|Luis (in blue) and Alejandro|
|Jeremiah 29:11 in Village 106 with the face of Christ|
A Haitian villager in his 40’s, Luis Francis, showed up on our first day in the village wanting to help my students work on the wall. He ended up working with us for the duration. Since I couldn’t speak Spanish, fortunately he also spoke French. I dusted off my high school French, and at the start of each day, we would exchange a French greeting ritual which included inquiring as to the health of our respective families. I remembered enough to handle the pleasantries easily and laid in my best French accent. For the rest, however, I was able to decipher just the main gist of his conversations. It was only on the last day, after I had turned my brain inside-out looking for the words to describe a particular set of instructions, that he helped me out in English. The look of surprise on my face elicited a smile, but he wouldn’t use English again.
What I really appreciated about Luis was his faithfulness in executing the given daily job. Each day he’d take a pencil or brush and proceeded to apply himself to the task of drawing or painting with serious concentration for hours at a stretch. When I felt like wilting, I just looked at him, and his example kept me going. On several occasions he was my interpreter as I relayed instructions in French which he then passed on in Spanish to other Haitian villagers who wanted to join in. On the final day of painting, all my students were otherwise engaged making the most of their last times with their village friends. Resident artist and MGM employee, Barb Charles joined Luis and me to complete the work. Not long into it, two other Haitian men in their 20s asked to participate - Alejandro and Wilhelm. I had been content and happy to enlist the older village kids to work with my students in the making of the mural. To have three Haitian men work together with other young village men looking on was more than I could have dared hoped for. At that point, I stepped back and completely gave over the finishing of the painting to them as they took ownership. When it was done, and everything was put away, Barb prayed powerfully for it to be used to God’s purposes.
Throughout the conception of what to put on the wall - to the logistics of transportation and execution, I had been sweating over all the details. In my typical fashion I had plans A, B, and C if things went south. I’m not normally an anxious person, but I was plagued by worry about the painting aspects of this trip. I worried about getting a large template and stencil onto the airplane, I worried about finding the right colors of paints locally, I worried about what I was forgetting to bring, and I worried whether the people of Village 106 would accept the painting as something that added a measure of beauty to their environment and served as an encouragement to them. God came through and answered immeasurably more than I could have asked for or imagined. He is faithful, and I’m grateful – to him be the glory. Amen.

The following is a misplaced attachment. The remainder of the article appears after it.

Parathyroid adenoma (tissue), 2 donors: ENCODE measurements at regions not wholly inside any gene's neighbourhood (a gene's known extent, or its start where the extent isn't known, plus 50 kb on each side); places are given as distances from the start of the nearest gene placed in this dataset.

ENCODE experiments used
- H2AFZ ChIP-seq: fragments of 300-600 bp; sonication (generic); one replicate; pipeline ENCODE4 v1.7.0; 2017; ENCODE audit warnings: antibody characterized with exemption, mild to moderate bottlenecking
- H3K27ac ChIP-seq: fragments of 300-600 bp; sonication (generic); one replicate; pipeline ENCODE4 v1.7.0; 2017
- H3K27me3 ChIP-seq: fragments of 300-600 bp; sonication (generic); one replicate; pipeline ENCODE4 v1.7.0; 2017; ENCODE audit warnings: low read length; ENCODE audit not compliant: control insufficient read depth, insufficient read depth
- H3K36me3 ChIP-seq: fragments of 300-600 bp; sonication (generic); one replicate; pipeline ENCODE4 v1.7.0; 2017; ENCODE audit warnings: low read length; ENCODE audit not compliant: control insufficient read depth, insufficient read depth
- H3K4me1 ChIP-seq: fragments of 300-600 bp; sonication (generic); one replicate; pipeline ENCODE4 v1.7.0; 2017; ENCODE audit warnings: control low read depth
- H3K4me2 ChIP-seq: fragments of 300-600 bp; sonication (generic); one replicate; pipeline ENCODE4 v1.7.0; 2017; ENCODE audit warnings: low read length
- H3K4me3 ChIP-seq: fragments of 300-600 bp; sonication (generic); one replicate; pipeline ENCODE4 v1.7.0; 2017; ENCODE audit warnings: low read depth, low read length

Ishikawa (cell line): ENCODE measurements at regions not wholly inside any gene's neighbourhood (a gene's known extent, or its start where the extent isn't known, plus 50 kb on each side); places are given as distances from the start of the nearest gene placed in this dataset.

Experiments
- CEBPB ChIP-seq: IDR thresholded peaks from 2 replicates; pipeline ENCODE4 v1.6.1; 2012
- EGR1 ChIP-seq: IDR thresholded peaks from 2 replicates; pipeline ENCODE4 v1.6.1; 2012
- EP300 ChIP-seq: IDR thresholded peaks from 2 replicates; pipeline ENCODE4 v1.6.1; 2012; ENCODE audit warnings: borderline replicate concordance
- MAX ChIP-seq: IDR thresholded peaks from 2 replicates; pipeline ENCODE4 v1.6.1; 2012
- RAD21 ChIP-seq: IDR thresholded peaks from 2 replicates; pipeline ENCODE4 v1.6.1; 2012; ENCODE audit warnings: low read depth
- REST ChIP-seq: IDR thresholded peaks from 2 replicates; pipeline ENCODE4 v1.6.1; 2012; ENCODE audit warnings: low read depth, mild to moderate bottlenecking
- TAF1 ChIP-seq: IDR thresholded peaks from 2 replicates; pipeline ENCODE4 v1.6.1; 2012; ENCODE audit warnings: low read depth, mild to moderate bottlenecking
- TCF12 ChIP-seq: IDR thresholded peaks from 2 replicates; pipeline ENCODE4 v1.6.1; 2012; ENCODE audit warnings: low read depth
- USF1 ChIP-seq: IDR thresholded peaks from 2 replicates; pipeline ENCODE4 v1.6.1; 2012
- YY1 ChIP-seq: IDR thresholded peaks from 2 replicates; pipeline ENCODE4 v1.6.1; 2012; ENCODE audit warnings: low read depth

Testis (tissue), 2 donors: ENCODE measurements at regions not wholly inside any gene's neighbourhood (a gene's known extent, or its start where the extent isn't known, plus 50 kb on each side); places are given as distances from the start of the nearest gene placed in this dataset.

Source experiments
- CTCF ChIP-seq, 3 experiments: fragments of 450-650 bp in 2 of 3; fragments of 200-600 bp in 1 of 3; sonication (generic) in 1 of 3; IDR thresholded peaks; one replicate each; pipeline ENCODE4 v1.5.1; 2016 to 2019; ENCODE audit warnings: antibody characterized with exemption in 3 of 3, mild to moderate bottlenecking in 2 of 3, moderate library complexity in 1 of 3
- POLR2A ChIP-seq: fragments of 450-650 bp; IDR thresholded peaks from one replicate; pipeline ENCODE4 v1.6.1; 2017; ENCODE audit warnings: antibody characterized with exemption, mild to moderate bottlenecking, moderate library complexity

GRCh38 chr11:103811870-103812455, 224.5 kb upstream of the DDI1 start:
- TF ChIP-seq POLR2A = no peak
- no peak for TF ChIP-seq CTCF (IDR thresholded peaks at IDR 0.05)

Wednesday, May 8, 2013
1 Corinthians 9: 24 - 25: "Do you not know that in a race all the runners run, but only one gets the prize? Run in such a way as to get the prize...They do it to get a crown that will not last, but we do it to get a crown that will last forever."
This past weekend, to the strains of “Don’t Let The Sun Go Down On Me”, I covered up wayward paint drips and completed lettering a verse above our annual mural project. It’s been a 3 ½ month journey, working our way through figure drawing and painting to arrive at a finished product. We grappled with hands, feet, foreshortened legs and pesky hairlines that kept looking like helmets. Let’s just say one gets a whole new appreciation for Michelangelo’s Sistine Chapel Ceiling painted while he was on his back.
You might notice the eyes of all the athletes are downcast. You may choose from the following list for the correct interpretation:
1. Eyes are difficult to paint;
2. They are praying; or
3. The locker room, on occasion gets used by the boys’ opposing teams, and the girls are modestly averting their eyes….
4. And the answer is…
All of the above at some point or another.
For fun, embedded in the numbers on the athletes’ bibs is a secret message.
Thanks to all my senior high art club students who worked so hard to transform this space!
Sunday, January 27, 2013
Jennifer4008, Silver Key
This past Saturday, several of my advanced art students sat in a sea of honorees at the annual Scholastic Arts and Writing Awards ceremony held at Kent State Stark Campus to receive recognition for their art. Jennifer Barber and Alex Embleton garnered silver keys for their pieces, and Kaitlin Warner and Hannah Dean earned honorable mentions for theirs. All gold and silver key works are currently on display at Kent State Stark until this Thursday, January 30th. Only about 20% of submitted work is awarded recognition from Scholastics, so I'm very happy that my students did so well.
Alex11869, Silver Key
Kaitlin1173, Honorable Mention
Hannah10535, Honorable Mention